Rainer Maria Rilke (1875–1926), the author of Sonnets to Orpheus and Letters to a Young Poet, was one of the greatest poets of the German language.
M. D. Herter Norton is a publisher and translator. Together with her husband William Warder Norton, she founded the publishing company W. W. Norton & Company. Her work as translator includes the translation of works by Rainer Maria Rilke.
- Item Weight : 3.6 ounces
- Paperback : 123 pages
- ISBN-10 : 0393310396
- ISBN-13 : 978-0393310399
- Product Dimensions : 5.5 x 0.4 x 8.1 inches
- Publisher : W. W. Norton & Company; Revised Edition (August 1, 1993)
- Language: : English
- Best Sellers Rank: #11,054 in Books (See Top 100 in Books)
- Customer Reviews:
Top reviews from the United States
There was a problem filtering reviews right now. Please try again later.
This fascinating and poetic slender little tome is a collection of ten letters written from Rainer Maria Rilke to a young person trying to decide between a career as a writer or one in the army. I love Rilke. His heart is in evidence among the pages and phrase herein and this book was/is so beautiful to me. I need to buy the Letters to a Young Poet Kindle version, for my Kindle Paperwhite. 'Letters to a Young Poet' is a book that one can read, and re-read, over the course of a lifetime. The work may be most inspiring for creatives, particularly writers, yet the wisdom here is universal. A desire to be and do, whatever the life area, can be assessed by the wisdom contained herein. As Rilke queries the recipient of his letters, find out the reason that commands you to do something. Is this something you must do? If so, then "build your life in accordance with this necessity." ~Happy reading~*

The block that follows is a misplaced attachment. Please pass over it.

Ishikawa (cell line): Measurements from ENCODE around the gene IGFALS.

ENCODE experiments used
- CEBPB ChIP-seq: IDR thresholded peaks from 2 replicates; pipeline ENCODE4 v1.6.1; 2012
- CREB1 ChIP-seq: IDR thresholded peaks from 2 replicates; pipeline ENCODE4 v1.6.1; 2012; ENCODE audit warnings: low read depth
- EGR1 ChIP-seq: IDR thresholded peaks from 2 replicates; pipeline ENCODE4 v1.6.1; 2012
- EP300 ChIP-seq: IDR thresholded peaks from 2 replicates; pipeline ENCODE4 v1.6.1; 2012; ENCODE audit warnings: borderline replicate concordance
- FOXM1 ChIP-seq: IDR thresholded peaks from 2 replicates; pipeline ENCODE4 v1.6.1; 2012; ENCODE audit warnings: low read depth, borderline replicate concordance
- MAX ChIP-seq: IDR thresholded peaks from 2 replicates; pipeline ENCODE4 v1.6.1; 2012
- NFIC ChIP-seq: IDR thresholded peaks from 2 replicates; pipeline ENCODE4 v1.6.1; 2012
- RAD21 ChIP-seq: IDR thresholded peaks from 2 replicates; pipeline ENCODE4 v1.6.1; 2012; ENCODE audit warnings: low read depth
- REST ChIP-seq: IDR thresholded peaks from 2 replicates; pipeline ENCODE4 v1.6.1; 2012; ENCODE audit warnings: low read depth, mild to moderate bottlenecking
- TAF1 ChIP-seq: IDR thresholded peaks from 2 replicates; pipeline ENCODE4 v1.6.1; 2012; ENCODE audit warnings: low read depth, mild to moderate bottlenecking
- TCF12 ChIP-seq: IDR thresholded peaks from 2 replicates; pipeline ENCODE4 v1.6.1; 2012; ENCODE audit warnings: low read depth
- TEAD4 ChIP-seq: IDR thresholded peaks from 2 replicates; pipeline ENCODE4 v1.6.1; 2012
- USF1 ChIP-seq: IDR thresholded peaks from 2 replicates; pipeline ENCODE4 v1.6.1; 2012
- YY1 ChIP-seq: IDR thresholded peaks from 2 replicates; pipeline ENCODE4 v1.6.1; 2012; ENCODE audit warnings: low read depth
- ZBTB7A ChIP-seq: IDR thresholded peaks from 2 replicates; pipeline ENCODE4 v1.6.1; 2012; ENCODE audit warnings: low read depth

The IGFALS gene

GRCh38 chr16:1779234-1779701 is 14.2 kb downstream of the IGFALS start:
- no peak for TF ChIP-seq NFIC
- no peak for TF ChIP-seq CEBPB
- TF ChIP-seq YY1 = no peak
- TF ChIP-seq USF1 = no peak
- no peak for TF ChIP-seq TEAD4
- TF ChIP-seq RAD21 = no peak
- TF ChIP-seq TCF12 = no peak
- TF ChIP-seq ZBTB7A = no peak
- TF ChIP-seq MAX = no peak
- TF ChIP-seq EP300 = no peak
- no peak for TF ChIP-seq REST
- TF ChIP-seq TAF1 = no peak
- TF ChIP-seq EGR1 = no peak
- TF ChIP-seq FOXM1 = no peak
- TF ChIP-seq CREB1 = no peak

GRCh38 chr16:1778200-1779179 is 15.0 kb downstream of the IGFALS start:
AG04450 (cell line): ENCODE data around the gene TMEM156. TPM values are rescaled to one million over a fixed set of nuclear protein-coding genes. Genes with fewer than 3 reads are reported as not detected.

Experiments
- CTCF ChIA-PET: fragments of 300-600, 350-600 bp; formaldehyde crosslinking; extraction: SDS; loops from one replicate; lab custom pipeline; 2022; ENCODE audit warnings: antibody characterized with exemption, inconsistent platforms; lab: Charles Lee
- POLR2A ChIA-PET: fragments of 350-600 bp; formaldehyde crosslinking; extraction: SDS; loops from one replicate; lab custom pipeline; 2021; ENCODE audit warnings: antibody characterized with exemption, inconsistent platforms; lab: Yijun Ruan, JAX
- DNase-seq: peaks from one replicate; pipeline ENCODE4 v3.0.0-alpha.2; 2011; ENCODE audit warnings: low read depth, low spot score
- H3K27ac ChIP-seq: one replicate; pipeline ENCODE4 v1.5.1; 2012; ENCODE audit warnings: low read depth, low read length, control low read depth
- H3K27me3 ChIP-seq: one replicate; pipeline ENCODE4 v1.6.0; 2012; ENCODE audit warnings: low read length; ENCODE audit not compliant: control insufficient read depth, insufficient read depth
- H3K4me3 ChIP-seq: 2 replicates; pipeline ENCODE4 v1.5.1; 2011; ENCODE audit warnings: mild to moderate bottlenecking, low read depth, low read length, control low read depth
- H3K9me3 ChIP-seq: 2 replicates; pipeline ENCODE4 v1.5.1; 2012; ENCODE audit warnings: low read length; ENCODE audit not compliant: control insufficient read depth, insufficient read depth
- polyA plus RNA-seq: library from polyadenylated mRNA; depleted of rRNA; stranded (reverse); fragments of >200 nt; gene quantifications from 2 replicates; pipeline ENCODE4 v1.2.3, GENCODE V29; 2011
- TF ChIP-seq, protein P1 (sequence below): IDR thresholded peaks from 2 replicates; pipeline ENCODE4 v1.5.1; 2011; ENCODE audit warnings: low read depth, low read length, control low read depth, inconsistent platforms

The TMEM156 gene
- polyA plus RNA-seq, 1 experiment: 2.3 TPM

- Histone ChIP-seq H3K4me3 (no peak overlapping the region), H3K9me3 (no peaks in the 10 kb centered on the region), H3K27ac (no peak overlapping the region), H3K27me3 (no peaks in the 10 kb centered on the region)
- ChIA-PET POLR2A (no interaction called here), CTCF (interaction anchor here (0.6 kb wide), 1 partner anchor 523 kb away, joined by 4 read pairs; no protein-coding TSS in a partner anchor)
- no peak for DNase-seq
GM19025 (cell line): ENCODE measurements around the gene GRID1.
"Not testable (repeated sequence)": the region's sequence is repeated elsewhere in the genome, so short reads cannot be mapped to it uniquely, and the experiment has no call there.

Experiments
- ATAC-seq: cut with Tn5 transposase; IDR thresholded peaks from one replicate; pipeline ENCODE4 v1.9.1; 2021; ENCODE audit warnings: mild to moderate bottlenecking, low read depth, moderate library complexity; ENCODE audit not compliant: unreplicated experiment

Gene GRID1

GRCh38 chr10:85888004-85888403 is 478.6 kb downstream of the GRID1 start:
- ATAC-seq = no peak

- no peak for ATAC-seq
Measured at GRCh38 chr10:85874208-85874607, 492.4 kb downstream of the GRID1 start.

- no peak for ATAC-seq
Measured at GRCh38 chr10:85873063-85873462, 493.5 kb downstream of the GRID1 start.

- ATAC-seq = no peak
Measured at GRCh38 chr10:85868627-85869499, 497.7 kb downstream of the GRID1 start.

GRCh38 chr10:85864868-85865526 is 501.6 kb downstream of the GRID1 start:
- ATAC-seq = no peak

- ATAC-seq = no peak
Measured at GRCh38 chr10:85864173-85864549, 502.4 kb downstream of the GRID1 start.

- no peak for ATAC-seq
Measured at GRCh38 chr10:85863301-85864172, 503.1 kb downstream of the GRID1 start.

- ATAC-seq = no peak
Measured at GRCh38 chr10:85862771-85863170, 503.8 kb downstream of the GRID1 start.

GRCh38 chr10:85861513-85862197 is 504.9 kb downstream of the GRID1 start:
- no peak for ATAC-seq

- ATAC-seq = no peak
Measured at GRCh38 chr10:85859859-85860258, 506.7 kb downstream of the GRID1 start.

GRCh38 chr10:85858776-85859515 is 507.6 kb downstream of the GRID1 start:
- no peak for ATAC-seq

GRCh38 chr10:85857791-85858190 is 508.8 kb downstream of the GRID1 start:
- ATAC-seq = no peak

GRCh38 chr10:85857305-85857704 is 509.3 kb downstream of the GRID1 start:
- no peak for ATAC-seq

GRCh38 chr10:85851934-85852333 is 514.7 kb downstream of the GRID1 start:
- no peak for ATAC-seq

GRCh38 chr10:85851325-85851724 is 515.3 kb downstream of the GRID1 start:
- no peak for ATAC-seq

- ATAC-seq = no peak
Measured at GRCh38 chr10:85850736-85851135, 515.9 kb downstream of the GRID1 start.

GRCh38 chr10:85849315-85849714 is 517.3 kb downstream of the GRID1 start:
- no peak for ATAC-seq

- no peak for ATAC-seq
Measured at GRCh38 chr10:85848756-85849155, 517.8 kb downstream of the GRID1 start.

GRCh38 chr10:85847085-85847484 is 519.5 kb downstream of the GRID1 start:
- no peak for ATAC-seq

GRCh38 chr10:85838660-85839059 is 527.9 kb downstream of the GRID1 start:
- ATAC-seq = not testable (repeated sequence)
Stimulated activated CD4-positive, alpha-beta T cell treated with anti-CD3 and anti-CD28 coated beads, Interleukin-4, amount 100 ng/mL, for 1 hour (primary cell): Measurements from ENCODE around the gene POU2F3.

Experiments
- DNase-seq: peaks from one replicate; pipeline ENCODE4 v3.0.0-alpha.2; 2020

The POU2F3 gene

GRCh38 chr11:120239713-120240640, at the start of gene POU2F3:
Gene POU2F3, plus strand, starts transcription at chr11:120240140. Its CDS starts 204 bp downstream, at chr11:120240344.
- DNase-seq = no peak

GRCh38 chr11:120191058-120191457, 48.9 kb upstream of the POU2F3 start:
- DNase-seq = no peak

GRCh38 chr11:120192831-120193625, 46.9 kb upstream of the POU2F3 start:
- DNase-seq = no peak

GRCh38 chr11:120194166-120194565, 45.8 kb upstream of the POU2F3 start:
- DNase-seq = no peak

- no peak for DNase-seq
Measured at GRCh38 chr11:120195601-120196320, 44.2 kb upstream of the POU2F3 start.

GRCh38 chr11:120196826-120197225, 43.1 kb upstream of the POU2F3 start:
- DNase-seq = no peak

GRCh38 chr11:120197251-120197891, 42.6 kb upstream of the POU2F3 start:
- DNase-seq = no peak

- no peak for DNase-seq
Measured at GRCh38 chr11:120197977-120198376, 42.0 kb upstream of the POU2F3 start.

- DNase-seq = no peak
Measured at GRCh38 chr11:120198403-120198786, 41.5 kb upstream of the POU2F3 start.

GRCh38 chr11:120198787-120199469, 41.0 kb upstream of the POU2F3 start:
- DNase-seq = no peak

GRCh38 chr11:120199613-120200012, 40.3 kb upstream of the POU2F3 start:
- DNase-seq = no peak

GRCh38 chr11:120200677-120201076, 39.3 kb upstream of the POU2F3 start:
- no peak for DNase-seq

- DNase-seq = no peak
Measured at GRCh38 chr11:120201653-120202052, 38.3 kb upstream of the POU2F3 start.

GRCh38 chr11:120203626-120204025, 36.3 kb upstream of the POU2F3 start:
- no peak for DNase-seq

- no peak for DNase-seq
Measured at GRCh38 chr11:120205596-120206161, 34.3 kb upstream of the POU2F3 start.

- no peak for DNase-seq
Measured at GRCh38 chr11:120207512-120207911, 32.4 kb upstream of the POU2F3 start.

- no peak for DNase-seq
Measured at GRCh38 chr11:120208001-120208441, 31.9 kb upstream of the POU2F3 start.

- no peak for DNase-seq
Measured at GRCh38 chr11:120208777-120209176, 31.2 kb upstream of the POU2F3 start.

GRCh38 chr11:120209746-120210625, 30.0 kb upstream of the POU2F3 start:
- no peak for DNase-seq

Mr. Kappus, a young poet struggling with life in military school, discovers that he is enrolled in the same military school that Rilke used to attend. Therefore, he decides to seek Rilke's advice and opinions in his poetic endeavors through written correspondence. This book is a compilation of ten letters Rilke sends in response to Mr. Kappus's letters. After the letters themselves, the book builds background context to the letters by informing the reader about Rilke's life and state of mind during the time these letters were written.